Getting Your Fabric Ready
Don't skip the pre-wash, EVER, especially when it comes to denim! Pre-washing your fabric is especially important when working with denim because it will soften the fabric. Since denim is thick the softening makes it easier to work with. I usually wash my denim twice and without anything else in the wash. Pre-washing denim not only softens it but also removes the extra dye and prevents shrinking on your finished project. Many people suggest adding vinegar to the rinse to prevent the dye from bleeding. You can find hundreds of articles online on why you should and shouldn’t.
Denim is heavier than traditional cotton or cotton blend fabrics. Increasing your stitch length between 3-4 will help. The thicker the denim the longer the stitch needs to be. I like to take a scrap piece of my denim and stitch out on it before I begin my project. This allows me to make sure my tensions are balanced and I have a nice-looking stitch.
When you start sewing place both thread tails under the presser foot and to the back. As you begin sewing hold both thread tails in your hand, hold them firmly but don’t pull them. This will help in avoiding a bird's nest.
Always use a denim/jeans needle. As with choosing any machine needle, choose a bigger number for thicker fabrics and a smaller number for thinner fabrics. Denim needles are shaped differently from all-purpose machine needles. If you want to prevent broken needles, skipped stitches and ugly topstitching, do not skip changing out your needle. If you need more information on choosing machine needles check out: How to Choose the Correct Sewing Machine Needle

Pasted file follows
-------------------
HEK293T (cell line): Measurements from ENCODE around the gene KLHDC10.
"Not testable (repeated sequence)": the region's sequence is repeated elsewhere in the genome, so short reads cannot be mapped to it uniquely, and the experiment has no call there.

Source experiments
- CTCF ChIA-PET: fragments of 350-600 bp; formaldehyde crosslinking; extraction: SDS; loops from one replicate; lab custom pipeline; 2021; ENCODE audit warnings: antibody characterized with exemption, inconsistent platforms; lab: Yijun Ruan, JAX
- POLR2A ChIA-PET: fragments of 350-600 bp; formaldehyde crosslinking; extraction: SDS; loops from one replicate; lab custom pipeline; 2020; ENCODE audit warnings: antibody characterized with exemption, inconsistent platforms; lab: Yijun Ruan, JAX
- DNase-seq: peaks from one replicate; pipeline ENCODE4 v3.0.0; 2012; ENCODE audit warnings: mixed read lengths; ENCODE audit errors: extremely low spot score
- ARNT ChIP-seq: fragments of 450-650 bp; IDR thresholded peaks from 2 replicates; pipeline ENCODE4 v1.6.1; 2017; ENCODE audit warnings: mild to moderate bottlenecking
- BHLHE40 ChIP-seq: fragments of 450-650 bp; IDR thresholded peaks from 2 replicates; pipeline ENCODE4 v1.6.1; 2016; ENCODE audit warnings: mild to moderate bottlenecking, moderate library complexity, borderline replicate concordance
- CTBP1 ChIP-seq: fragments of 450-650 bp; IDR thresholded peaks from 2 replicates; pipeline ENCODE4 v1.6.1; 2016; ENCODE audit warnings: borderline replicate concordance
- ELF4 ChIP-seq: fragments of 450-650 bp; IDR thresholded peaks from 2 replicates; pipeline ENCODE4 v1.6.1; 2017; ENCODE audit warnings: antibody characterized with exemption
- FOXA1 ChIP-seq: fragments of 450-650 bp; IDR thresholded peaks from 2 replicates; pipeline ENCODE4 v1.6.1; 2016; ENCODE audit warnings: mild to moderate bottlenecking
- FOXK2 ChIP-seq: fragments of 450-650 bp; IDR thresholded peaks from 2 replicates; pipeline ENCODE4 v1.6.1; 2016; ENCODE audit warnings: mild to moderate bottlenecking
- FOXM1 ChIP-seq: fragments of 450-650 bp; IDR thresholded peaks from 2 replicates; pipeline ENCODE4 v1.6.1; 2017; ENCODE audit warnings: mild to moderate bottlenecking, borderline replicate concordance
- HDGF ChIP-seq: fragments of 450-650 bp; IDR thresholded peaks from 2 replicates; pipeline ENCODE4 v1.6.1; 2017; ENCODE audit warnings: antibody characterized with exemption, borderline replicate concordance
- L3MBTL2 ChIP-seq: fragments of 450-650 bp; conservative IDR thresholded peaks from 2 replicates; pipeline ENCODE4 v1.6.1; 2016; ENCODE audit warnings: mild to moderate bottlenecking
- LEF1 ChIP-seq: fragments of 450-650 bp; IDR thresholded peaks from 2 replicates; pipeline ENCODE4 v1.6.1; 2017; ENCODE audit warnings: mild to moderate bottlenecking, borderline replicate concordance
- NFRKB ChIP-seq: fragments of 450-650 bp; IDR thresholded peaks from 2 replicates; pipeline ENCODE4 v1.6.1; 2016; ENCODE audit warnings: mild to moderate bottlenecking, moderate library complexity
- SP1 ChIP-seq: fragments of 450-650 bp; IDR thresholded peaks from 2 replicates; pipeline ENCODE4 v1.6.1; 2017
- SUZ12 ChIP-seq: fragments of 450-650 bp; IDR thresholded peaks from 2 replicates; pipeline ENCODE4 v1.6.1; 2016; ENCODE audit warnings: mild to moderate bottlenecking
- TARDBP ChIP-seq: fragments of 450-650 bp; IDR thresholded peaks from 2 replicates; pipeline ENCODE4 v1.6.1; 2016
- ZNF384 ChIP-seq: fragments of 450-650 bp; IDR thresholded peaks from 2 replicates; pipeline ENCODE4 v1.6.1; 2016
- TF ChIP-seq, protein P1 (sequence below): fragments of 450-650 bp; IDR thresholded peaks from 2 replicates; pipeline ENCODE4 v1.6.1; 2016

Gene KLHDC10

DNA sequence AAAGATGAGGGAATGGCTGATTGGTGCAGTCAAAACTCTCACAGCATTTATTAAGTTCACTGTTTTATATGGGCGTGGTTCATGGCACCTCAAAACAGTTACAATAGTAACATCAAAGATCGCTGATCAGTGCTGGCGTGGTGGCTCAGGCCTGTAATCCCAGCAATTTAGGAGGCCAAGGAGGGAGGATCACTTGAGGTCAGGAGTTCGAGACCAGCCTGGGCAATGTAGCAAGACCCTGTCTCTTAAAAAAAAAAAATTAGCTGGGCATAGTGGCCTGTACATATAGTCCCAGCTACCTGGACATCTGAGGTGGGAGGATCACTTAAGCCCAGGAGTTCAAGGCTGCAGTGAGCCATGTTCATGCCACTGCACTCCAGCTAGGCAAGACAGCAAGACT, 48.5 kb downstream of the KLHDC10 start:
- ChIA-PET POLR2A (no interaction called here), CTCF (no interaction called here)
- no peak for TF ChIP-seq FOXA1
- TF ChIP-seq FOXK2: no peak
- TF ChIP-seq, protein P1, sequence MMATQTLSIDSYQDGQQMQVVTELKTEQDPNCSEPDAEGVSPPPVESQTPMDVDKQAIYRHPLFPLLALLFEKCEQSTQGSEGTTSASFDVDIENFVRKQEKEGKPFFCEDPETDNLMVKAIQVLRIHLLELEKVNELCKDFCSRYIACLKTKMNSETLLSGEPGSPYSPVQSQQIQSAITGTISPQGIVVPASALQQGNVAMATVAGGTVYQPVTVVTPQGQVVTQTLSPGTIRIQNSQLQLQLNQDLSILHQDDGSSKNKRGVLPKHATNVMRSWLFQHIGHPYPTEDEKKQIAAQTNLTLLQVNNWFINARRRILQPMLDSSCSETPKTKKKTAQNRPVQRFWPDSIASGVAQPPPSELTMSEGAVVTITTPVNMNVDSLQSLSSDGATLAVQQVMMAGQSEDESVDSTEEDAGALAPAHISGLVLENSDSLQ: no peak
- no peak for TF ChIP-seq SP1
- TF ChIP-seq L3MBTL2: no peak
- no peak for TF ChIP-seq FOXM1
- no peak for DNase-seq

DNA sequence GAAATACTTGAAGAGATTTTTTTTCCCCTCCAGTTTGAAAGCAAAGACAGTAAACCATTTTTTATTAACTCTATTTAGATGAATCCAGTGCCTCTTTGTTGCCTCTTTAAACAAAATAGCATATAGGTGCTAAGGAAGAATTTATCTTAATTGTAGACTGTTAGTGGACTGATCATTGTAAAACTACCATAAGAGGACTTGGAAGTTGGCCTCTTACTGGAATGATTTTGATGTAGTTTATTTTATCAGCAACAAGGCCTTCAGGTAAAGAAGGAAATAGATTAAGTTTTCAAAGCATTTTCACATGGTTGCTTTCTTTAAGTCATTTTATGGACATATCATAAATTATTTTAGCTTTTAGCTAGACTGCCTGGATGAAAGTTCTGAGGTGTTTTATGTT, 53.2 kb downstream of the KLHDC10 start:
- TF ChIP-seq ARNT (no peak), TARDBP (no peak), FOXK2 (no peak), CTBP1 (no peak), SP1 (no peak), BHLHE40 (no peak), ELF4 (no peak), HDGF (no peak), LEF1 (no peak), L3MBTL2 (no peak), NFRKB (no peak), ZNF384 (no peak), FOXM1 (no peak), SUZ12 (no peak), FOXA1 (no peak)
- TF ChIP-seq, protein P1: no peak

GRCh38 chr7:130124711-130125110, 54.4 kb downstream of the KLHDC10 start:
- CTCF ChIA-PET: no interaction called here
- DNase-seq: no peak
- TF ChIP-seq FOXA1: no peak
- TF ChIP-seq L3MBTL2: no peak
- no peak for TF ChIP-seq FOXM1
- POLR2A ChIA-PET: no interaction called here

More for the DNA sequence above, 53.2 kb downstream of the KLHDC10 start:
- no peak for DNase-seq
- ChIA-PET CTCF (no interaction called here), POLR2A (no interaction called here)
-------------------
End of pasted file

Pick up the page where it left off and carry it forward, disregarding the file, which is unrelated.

Use high-quality thread. I use an all-purpose thread for sewing the seams on lightweight denim and then use heavy-duty denim thread for the topstitching.
Only sharp tools will do! A good, sharp pair of scissors or a new blade on your rotary cutter will make cutting denim easier. Since denim frays a lot, zig-zag or serge raw edges right after cutting out pattern pieces, before even starting to assemble or cut out the pattern pieces using your pinking shears.
Pay attention to seams. Keep your iron handy and your seams pressed flat. Reduce bulk as much as possible by trimming seam allowances, clipping curves, and mitering corners. If you have two paired two seam allowances meeting try to offset them.
Do you have any tricks for sewing denim? I'd love to hear them!